“When the whole thing is over, things might get cleaned up with some presidential pardons.” Thus did Trump spokesman Rudy Giuliani suggest—in response to the recent jailing of former Trump campaign chairman Paul Manafort for witness tampering while out on bail and reports that Michael Cohen might be willing to cooperate with Special Counsel Robert Mueller's investigation—that the president could wave his pardon wand to make all his legal troubles disappear.
Harry Litman, a former United States attorney and deputy assistant attorney general, teaches constitutional law at the UCSD School of Political Science and UCLA Law School and practices law at Constantine Cannon, where he represents whistleblowers in False Claims Act cases. He has held appointments at the Woodrow Wilson School of Public and International Affairs at Princeton University, Rutgers Law School (Camden), the Georgetown Law Center, Berkeley Law School, the University of Pittsburgh Law School, and the UCSD School of Global Policy and Strategy. He previously served as an Assistant United States Attorney and Special Assistant United States Attorney, and prior to that held judicial clerkships with Justice Anthony Kennedy, Justice Thurgood Marshall, and Judge Abner Mikva. He has written a series of op-eds related to the Mueller investigation.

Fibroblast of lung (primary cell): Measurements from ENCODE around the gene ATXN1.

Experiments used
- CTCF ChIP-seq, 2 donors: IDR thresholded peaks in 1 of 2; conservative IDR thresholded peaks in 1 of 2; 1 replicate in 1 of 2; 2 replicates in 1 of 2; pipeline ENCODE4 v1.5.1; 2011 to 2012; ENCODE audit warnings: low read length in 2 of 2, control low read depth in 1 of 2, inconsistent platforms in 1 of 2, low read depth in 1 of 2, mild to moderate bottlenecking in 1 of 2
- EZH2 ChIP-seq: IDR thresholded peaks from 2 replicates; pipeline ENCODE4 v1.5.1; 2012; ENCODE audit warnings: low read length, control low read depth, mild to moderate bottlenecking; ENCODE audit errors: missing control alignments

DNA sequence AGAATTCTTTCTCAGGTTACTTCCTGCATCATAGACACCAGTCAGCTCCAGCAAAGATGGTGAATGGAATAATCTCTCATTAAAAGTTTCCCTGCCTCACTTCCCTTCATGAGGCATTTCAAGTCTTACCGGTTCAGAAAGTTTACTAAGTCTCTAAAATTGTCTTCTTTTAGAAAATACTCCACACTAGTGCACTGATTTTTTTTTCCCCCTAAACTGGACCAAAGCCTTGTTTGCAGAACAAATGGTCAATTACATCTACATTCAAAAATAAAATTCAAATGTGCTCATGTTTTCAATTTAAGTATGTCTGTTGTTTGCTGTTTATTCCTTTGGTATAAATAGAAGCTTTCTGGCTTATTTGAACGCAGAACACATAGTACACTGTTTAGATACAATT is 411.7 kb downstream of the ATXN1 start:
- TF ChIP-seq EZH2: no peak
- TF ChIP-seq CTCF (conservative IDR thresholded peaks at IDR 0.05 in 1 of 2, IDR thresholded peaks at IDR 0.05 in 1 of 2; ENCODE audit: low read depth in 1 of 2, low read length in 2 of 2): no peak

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A meme has taken hold that President Trump and his circle are comparable to a mafia family, with Trump himself as the “Don.”
In his memoir, “A Higher Loyalty,” former FBI director James Comey fleshes out the analogy. Comey, who made his name as a mob prosecutor, recognizes in Trump’s rule some key features of mafia life: ”The silent circle of assent. The boss in complete control. The loyalty oaths. The us-versus-them worldview. The lying about all things, large and small, in service to some code of loyalty that put the organization above morality and above the truth.”
Multiple news organizations have reported that Special Counsel Robert Mueller’s “team could interview Trump soon on some limited portion of questions—possibly